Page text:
This is not LBJ’s era. Lyndon Johnson had an approval rating of about 70 percent when he routed Goldwater. That’s 25 percentage points above Obama’s! Johnson had the legacy of JFK at his back. More than a third of the nation identified as liberal then. Only a fifth does today.

Goldwater also ran in a time before the two parties were hyper-polarized. Almost half of all Republicans approved of Johnson around Election Day 1964. By comparison, only about one in 10 Democrats approved of Bush on Election Day 2004. The same share of Republicans currently approve of Obama, according to Gallup.

Thus we will not see a sequel to Goldwater. Obama would likely defeat Rick Santorum or Newt Gingrich with relative ease. But even those Republicans would win Texas and most of middle America. Goldwater did not.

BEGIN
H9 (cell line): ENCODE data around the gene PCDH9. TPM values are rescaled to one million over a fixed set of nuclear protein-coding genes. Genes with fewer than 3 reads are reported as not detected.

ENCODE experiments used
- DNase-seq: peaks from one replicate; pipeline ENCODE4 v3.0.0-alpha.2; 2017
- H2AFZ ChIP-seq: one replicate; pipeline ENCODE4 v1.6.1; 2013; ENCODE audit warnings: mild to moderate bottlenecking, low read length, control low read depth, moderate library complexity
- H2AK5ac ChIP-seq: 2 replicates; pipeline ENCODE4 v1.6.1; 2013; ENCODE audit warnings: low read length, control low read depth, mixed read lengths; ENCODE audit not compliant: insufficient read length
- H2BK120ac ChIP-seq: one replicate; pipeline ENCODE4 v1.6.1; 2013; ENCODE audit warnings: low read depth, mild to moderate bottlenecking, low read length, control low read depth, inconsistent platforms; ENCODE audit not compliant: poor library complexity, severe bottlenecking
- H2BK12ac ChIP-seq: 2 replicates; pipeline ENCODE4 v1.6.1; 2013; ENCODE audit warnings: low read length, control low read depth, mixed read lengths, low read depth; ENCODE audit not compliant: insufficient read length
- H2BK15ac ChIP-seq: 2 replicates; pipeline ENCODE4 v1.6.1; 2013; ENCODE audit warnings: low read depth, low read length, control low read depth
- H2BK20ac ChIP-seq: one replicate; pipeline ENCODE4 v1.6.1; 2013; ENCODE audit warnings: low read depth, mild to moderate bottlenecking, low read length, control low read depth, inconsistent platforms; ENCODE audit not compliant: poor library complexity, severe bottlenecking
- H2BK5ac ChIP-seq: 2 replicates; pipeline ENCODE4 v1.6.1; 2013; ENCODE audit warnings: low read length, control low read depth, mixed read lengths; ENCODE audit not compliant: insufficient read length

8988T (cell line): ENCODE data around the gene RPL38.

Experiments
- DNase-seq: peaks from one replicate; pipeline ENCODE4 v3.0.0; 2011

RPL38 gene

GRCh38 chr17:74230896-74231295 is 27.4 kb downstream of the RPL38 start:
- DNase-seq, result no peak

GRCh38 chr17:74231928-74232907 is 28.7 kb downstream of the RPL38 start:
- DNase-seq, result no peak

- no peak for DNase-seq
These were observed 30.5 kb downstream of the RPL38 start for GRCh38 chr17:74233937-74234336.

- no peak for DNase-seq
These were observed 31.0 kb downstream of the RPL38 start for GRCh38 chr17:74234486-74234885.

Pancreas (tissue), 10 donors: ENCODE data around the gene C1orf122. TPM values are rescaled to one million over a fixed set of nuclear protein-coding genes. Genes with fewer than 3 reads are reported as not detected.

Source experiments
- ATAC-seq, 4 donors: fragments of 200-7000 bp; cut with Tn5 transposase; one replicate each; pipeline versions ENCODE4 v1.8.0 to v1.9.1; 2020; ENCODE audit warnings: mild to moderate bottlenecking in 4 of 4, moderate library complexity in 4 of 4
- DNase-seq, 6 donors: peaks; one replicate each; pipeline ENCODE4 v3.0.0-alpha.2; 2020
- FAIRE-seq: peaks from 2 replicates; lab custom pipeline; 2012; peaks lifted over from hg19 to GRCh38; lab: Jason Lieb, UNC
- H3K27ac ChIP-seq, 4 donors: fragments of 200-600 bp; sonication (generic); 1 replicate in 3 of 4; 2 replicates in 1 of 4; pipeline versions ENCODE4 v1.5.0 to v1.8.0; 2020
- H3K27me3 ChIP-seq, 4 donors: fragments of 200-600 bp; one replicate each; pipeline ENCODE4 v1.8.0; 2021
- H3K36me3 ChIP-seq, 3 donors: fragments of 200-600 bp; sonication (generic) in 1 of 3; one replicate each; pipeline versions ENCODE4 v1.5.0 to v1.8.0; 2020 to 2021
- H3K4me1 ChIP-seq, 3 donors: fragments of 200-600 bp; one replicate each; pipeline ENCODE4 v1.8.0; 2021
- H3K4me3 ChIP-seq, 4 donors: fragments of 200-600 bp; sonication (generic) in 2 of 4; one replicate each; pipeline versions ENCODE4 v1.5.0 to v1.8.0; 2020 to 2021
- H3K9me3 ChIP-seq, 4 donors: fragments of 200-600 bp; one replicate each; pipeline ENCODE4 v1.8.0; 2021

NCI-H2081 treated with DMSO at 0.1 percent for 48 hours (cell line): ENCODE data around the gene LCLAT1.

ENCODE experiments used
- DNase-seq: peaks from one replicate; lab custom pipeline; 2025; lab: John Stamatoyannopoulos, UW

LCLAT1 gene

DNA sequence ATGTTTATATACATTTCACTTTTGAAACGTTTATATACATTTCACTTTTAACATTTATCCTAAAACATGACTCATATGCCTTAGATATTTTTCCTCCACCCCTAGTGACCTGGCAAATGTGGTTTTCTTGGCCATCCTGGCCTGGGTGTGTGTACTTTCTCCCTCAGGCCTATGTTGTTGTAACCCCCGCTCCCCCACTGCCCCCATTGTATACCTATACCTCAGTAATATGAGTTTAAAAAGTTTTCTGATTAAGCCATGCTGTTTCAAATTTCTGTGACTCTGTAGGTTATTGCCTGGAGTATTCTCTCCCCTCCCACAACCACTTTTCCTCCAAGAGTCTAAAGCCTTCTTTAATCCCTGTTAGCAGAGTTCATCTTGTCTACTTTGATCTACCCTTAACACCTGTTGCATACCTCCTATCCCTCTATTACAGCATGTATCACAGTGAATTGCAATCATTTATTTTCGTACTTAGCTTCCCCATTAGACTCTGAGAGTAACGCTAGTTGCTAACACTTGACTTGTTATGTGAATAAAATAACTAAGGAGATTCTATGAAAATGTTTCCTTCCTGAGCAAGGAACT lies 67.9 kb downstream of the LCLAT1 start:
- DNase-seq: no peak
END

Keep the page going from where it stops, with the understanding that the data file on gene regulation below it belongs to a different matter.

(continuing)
George Will posits that the GOP should focus on congressional elections. But challenging an incumbent can reduce his coattails. Modern presidential races can rarely be divorced from Senate contests. Since FDR, no incumbent has also won re-election while losing more than two Senate seats. Republicans need four seats to win back the upper chamber. Republicans will make a race of 2012 because they must…

Political scientist James Campbell, an expert on election forecasting, calculates that the weakest third-year economic growth (change in GDP adjusted for inflation) since 1952 for winning incumbents has been 2.5 percent (Clinton in 1996 and Bush in 2004). The economy grew 1.7 percent in Obama’s third year.